Written by: Michael Den Boer on October 6th, 2004
Theatrical Release Date: Japan, September 26th, 1998
Director: Takashi Miike
Writer: Masa Nakamura
Cast: Setsuko Karasuma, Yuki Nagata, Toshikazu Nakaba, Akihiro Shimizu, Saki Takaoka, Naoto Takenaka
DVD Released: October 26th, 2004
Approximate Running Time: 93 minutes
Aspect Ratio: 1.85:1 Anamorphic Widescreen
Sound: Dolby Digital 5.1 and Stereo
DVD Release: Artsmagic
Region Coding: Region 0 NTSC
Retail Price: $24.95
Young Thugs Nostalgia is the prequel to Young Thugs Innocent Blood and just like its predecessor this film main focus is Riichi. We are shown how Riichi meets his buddies with whom he would later form a gang and we are introduced to his are nemesis Sada. Riichi’s future girlfriend Royko is only used sporadically in this film. Her character is underused while Miike focuses mainly on Riichi and his two friends Kotetsu and Yuji adventures.
Time and again Takashi Miike is fearless in his choices that he makes as a filmmaker. He is the most influential director currently making films in an industry were profits are more important then artistic vision. Takashi Miike has referred to Young Thugs Nostalgia as his favorite film. Through Young Thugs Nostalgia autobiographical tone Miike explores themes that are very close to his childhood past. Coming of age films really took off with Rebel Without a Cause and each new generation gets their own films to latch on too. Youth is eternal and as we grow older we all long for the time when we were once young. Takashi Miike with Young Thugs Nostalgia weaves a tale that celebrates and mourns this innocence that is lost as we grow older. Young Thugs Nostalgia has a straight forward narrative and it is Miike most restrained film to date.
Miike effectively uses black and white while showing flashbacks while keeping the present day in color. For a film that revolves around a cast of mostly children Miike manages to keep things interesting and the film moves at a brisk pace. The film takes place in 1969 and the overall look of the period has been authentically replicated by Miike. The most bizarre moment in the film happens when the grandfather and father get into an argument. In trademark like Miike moment the grandfather shoves a broom up the father’s ass. A wonderfully executed moment in the film when Sada and Riichi are about to face off Miike uses Ennio Morricone’s “Sixty Seconds to What?” from For A Few Dollars More as the boys stare each other down. Miike has a knack for taking ordinary situations and elevating them into something more bombastic.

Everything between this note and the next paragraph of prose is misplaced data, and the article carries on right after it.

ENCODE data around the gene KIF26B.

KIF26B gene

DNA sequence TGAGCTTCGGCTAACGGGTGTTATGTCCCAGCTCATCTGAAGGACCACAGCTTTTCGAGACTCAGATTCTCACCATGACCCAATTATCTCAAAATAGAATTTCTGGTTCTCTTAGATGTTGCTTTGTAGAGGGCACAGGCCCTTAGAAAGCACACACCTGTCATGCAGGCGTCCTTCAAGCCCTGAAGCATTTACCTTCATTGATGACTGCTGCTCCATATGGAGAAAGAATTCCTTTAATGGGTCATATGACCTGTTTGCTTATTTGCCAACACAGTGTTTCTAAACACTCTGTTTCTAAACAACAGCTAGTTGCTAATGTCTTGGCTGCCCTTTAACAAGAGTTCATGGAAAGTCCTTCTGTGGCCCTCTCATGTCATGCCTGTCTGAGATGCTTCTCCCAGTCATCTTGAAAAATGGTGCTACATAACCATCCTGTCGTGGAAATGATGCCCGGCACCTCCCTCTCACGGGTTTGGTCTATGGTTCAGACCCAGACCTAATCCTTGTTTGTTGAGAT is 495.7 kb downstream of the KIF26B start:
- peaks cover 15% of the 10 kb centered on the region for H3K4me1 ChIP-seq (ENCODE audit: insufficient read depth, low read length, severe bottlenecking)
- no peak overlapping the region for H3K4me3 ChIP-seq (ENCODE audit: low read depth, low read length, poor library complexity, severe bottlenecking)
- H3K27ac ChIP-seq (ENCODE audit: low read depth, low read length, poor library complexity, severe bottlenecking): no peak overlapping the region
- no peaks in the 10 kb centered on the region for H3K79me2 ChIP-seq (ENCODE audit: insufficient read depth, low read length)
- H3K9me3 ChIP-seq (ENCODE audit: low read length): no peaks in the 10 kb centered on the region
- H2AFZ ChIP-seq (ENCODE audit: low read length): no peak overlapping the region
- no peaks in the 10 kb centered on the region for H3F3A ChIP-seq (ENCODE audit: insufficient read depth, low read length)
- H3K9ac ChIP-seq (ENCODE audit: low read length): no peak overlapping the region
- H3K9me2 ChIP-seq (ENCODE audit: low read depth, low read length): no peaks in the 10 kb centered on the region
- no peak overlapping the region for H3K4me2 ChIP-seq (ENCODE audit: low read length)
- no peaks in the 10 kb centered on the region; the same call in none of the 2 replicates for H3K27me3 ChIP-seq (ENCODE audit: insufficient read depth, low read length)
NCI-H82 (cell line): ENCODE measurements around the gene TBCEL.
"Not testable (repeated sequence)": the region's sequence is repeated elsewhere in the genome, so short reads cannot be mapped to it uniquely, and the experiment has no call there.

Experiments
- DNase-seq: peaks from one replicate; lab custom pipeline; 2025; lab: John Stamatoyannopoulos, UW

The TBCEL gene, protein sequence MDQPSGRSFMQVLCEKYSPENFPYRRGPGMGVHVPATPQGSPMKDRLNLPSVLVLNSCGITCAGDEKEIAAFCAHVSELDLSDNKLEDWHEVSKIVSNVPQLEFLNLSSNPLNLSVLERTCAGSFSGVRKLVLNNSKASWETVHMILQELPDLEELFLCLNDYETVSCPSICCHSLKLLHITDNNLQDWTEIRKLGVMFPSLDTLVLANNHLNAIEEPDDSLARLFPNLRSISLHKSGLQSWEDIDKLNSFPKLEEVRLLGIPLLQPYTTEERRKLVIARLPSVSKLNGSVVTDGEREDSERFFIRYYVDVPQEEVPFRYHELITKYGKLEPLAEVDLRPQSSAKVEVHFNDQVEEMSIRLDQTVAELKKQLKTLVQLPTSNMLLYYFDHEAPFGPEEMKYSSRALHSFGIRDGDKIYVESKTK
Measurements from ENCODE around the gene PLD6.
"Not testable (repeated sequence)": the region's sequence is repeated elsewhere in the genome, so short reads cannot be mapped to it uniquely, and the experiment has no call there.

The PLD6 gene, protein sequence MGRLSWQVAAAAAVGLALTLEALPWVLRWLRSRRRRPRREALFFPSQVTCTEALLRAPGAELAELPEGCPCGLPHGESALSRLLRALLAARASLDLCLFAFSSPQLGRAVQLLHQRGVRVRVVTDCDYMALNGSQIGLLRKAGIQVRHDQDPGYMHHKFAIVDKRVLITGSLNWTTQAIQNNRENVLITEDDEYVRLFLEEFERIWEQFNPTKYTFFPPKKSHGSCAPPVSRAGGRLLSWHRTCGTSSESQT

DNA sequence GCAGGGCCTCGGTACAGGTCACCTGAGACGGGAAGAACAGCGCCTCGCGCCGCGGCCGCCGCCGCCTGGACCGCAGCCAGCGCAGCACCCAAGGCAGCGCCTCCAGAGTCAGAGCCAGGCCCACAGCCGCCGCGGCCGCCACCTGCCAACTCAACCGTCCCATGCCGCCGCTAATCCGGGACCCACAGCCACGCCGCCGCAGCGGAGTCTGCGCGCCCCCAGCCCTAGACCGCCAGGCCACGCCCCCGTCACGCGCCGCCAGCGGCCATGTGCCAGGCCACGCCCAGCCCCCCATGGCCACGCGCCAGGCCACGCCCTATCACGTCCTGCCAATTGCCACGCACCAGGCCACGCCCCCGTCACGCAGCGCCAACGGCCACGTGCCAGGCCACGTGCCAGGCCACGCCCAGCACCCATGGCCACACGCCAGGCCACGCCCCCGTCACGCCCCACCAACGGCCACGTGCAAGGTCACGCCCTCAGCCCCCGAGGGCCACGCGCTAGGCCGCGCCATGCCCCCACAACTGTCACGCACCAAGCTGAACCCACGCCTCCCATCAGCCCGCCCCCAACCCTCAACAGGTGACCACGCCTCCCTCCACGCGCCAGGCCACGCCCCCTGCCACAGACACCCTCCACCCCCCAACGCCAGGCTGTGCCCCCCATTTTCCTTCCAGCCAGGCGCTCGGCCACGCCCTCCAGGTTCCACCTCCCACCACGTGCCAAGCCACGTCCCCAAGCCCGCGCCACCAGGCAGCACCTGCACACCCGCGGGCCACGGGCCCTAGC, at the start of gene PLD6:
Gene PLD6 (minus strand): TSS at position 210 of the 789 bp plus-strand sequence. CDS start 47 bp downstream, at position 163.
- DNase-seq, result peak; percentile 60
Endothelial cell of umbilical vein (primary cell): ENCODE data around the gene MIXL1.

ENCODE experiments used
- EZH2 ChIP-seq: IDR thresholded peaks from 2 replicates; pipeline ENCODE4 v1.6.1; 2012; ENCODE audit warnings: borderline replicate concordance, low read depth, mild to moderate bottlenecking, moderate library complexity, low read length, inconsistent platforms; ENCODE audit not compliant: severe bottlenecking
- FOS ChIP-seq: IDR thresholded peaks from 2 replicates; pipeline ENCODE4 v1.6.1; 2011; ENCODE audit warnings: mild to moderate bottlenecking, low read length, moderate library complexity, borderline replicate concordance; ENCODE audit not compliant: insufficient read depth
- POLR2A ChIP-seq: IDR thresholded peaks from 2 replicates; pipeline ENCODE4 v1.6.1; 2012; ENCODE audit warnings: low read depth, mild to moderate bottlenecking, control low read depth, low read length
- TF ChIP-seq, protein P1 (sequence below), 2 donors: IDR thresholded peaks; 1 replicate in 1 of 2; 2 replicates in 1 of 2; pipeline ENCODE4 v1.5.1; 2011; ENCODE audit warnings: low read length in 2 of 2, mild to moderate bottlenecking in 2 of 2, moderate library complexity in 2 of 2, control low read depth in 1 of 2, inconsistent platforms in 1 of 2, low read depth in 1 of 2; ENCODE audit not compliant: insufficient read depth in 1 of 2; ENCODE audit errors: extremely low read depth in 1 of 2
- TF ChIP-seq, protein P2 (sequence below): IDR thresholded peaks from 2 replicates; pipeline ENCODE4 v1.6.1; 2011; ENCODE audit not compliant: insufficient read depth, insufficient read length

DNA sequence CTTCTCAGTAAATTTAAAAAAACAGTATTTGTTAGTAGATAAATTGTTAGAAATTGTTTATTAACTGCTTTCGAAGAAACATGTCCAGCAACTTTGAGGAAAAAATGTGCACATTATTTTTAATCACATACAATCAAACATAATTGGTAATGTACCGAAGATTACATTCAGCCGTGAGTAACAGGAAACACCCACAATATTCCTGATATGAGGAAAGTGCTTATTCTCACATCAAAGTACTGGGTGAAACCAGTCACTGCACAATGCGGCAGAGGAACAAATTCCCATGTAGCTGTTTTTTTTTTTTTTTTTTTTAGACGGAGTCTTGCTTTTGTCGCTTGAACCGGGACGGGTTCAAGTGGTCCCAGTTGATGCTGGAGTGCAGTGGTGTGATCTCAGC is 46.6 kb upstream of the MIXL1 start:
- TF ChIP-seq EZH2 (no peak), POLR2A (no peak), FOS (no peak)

Young Thugs Innocent Blood it presented in an anamorphic widescreen that preserves the films original aspect ratio. The colors are strong as they capture the late 1960’s décor and the flesh tones look natural through out. The image is sharp through out with no sign of grain or artifacts the print used for this transfer in excellent shape.
This DVD comes with two audio options Japanese Dolby Digital 5.1 and Japanese Dolby Digital stereo. For this review I listened to the Japanese Dolby Digital 5.1 which makes good use of the surrounds. The dialog is clear and the action is benefited by a dynamic Dolby Digital 5.1 track that has some bite. English subtitles have been included that are easy to read and follow.
Extras include the films original trailer, original sleeve concept art, bios/filmographies for the cast and Takashi Miike. Other extras include a nine minute featurette “Osaka people” about the people and place were the film takes place. Rounding out the extras is a fifteen minute interview with Takashi Miike. Artsmagic gives another lesser known Miike a solid DVD release.
Young Thugs Nostalgia like its predecessor Young Thugs Innocent Blood is a character driven film that really showcases Miike’s talents as a director.